I need to get a suit for OCIP. Where should I be looking to get a quick turnaround with the tailoring? Have no idea what these things cost - $500?
4:37-Menswearhouse isn't bad. $400-500 is reasonable.
J Crew has nice suits; some women swear by Anne Taylor but I don't like polyester suits. Theory suits are beautiful, but will run $500+
Are the hospitality suites at the Hotel Durant open from 9 to 5, or for shorter windows of time?
4:37 - Well, we all just missed the Brooks Brothers summer sale (which is cheaper than I had imagined) so at this point I'd suggest Nordstrom Rack in San Leandro. Although you have to dedicate a little time to sort through the crap, and there are no salespeople to help you, there are almost always some good suits for reasonable prices. Not that any suit priced at $400-500 is going to be amazing, but I think the suits at Men's Warehouse/3 Day Suit Broker/etc. are especially not good.In terms of tailoring, the Rack has a tailor there that will usually get your stuff back to you by the next day, if not a few hours later.Don't worry about labels, instead look for for features like those described in this article http://www.englishcut.com/archives/000101.html
10:44--You were looking at the salary info for UK-qualified attoreys (meaning they usually only have an undergraduate degree and have to do a few years of apprenticeship with the firm).US-qualifieds at "Magic Circle" firms (i.e. top UK firms) and London offices of US firms typically get New York salary and bonus and they often get a hefty cost-of-living adjustment as well (we're talking tens of thousands of dollars--or even pounds). As a result, UK associates are often quite jealous of the US-trained associates, which may be a bit weird.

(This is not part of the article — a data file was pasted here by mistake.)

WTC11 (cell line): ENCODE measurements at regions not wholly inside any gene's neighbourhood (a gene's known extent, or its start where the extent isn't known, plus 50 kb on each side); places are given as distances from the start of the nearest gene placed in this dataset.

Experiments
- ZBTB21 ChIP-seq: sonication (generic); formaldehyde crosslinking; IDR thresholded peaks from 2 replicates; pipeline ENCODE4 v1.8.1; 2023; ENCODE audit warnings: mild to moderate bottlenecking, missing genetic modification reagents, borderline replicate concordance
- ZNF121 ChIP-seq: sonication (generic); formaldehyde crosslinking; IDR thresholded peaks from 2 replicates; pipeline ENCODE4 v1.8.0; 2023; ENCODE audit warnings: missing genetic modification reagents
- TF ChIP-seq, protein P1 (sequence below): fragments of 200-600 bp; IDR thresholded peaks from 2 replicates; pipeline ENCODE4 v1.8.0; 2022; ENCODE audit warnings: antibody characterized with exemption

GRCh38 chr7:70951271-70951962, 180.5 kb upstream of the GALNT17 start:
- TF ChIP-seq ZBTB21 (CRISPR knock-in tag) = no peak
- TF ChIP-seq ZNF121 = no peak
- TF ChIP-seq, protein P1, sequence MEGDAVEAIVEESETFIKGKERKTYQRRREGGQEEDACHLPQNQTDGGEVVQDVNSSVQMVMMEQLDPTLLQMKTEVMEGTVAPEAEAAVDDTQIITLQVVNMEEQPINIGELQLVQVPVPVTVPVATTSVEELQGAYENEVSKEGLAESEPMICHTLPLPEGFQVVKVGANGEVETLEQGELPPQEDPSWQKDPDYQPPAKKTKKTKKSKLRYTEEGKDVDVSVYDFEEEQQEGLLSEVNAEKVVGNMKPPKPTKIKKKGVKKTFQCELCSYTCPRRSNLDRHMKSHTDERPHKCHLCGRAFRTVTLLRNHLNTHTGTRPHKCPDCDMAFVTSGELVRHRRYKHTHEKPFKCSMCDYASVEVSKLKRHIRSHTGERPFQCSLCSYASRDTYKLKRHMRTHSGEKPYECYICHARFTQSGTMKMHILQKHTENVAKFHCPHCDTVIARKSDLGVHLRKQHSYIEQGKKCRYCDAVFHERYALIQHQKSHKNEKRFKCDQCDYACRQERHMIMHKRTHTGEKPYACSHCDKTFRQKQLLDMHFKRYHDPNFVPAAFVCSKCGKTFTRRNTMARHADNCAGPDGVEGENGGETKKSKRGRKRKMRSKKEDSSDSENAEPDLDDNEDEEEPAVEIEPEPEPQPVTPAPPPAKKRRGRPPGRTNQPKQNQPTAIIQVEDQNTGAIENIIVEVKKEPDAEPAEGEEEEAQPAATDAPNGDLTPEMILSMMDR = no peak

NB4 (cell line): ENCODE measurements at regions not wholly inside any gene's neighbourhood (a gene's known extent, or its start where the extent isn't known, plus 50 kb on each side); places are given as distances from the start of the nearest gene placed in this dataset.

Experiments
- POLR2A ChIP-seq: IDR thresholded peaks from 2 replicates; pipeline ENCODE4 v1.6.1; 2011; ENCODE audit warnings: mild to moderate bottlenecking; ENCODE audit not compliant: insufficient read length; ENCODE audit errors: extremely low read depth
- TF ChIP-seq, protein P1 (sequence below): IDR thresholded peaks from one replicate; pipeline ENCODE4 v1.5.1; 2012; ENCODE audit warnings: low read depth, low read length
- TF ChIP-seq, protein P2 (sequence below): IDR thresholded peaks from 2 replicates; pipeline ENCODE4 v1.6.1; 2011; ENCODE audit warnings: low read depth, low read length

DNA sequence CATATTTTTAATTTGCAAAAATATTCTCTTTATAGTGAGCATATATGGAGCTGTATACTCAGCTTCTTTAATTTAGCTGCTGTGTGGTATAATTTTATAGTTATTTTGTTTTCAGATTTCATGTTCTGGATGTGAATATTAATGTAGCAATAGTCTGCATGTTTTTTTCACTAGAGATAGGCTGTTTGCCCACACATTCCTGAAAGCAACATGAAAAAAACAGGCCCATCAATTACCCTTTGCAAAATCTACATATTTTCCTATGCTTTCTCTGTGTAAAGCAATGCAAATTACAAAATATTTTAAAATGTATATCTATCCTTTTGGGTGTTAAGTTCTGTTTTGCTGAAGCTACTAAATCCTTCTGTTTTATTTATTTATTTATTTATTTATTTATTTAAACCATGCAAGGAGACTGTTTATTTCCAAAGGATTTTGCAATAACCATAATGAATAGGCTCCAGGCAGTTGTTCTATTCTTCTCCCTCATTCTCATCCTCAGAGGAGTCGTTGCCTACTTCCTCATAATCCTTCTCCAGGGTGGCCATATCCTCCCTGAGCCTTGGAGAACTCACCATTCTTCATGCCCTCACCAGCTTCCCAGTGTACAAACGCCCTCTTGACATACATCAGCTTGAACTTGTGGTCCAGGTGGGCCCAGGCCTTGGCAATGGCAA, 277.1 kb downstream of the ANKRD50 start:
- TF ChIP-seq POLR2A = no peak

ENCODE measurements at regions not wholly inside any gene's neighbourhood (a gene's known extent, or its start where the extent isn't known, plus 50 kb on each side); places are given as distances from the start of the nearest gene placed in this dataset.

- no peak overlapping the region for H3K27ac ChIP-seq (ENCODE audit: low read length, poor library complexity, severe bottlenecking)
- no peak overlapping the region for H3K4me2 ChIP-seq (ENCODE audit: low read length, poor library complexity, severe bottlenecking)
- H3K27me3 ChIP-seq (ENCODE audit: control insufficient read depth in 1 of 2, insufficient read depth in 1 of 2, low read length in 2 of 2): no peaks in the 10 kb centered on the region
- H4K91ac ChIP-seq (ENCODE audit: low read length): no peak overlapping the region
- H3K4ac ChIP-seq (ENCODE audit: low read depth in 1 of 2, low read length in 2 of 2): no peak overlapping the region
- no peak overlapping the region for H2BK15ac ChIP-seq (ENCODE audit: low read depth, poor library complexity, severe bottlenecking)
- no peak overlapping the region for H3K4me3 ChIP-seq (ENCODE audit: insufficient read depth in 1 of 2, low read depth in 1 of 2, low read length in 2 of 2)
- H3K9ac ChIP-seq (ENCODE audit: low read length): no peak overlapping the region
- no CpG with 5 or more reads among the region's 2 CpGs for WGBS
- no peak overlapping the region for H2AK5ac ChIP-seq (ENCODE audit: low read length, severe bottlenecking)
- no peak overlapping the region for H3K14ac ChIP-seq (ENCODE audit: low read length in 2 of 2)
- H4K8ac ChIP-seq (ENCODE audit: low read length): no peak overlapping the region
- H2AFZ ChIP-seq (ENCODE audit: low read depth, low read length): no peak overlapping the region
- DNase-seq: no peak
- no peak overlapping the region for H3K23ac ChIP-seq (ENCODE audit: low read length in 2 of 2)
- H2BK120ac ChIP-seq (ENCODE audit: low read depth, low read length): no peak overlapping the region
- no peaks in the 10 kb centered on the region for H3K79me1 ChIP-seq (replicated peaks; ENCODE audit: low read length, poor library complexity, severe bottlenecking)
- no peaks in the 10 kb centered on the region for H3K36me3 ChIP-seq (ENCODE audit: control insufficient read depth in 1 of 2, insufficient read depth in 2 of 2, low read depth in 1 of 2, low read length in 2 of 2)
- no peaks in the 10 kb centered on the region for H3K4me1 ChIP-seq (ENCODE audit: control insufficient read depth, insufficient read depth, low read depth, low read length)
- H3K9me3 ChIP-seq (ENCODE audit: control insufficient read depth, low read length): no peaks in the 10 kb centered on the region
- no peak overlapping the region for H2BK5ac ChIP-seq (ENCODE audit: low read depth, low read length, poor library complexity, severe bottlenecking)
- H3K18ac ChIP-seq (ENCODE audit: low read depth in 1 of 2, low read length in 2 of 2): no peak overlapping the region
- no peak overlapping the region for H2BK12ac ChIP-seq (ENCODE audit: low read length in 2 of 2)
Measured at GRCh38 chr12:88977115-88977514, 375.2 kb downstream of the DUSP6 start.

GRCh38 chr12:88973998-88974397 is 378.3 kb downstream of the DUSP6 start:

The real question re: London firms:Will I be a barrister or a solicitor?
You would be a solicitor. Becoming a barrister requires jumping through an incredible number of hoops, the first of which is getting a pupilage with a group of barristers (not a big corporate law firm). You really have to earn your whig over there.
You're neither a barrister or a solicitor if you're a US-trained attorney working in London. You are a corporate attorney licensed to practice in (usually) CA or NY, but working overseas.
9:27 is right, however some American lawyers do choose to become English qualified. In reality, most offices have plenty of both US and English qualified lawyers to handle the appropriate work. However, it is actually easier for a UK lawyer to get US qualified (in NY), then vice-versa. Pretty much all big firm english lawyers are solicitors. Those litigators who need to appear in court are solicitor-advocates. The distinction between solicitor and barrister is on its way to being abolished.
If the person looking for a suit is still in the market for a new one, I would highly recommend Macy's. They have lots of brands and styles, and usually have fantastic sales. They're likely to have a big labor day sale this weekend. Check 'em out.
For the ladies, there are amazing suits at the BCBG store in SF and they usually have great sales year-round. I got a suit there last year that was originally $700 for only $150. BCBG is a perfect fit if you're petite. For me they didn't require any tailoring, which is always a plus when you're short on time.
So how is the callback thread working this year?
I have a callback question. So, if you get a callback with contact information of someone you can schedule the callback with....do you just contact that person or should you also contact the person telling you about the callback?
Schedule your callback interview, THEN call the offeror to thank him/her and let him know you scheduled a callback interview at such and such time. Often that person will be the one to initially greet you at the firm.
what if you get invited to a dinner and have to say no? is that bad?
How long can you wait between getting a callback and calling to schedule it? Is it ok to wait and hear back from other firms before scheduling with the ones who give early callbacks or is that rude?
we are recommended to call back within 1-2 days according to the career office...
what should we expect from call back interviews?